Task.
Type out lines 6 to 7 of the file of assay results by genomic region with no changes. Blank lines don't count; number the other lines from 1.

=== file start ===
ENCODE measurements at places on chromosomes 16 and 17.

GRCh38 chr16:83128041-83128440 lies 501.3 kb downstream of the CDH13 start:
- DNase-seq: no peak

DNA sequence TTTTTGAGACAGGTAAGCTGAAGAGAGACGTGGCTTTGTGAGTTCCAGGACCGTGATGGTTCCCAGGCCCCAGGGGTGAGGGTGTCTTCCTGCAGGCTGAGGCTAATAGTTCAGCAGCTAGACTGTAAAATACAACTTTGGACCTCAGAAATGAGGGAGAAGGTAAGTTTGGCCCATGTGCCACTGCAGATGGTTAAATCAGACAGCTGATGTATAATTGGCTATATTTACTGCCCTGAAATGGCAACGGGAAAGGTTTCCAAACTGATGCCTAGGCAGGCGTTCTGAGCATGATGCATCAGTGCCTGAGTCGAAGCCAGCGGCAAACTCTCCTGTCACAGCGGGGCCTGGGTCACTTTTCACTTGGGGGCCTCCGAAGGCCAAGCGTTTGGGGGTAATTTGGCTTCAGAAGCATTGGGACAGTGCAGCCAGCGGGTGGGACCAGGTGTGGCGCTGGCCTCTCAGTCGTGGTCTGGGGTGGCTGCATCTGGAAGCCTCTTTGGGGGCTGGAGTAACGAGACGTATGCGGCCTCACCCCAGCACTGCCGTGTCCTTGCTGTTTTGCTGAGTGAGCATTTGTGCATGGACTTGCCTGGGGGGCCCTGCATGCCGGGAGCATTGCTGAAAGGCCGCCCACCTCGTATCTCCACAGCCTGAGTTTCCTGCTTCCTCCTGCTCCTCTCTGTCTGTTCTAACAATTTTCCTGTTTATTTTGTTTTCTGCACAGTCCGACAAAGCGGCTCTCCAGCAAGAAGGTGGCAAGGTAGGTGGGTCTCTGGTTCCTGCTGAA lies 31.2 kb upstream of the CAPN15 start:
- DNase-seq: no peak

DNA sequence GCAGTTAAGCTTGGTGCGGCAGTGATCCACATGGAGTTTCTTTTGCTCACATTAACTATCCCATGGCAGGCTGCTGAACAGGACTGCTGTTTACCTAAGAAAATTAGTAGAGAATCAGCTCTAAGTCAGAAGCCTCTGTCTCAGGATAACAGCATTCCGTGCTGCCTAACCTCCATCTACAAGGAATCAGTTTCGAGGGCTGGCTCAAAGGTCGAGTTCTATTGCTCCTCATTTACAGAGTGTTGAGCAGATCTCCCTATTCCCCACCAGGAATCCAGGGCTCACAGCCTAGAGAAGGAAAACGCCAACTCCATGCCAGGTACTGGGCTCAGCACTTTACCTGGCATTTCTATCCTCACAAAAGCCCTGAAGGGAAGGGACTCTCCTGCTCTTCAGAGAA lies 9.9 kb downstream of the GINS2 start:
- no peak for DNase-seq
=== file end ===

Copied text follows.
DNA sequence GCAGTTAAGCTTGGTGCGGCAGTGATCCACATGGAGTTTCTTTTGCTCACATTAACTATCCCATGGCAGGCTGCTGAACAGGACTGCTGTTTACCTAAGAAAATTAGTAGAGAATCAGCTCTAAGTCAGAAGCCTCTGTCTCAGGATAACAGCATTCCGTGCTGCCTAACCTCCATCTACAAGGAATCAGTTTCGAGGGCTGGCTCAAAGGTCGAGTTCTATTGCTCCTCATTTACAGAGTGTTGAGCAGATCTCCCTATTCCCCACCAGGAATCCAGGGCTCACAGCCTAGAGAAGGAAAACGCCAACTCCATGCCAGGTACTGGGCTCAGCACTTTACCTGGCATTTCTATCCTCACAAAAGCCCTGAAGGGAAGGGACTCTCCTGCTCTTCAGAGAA lies 9.9 kb downstream of the GINS2 start:
- no peak for DNase-seq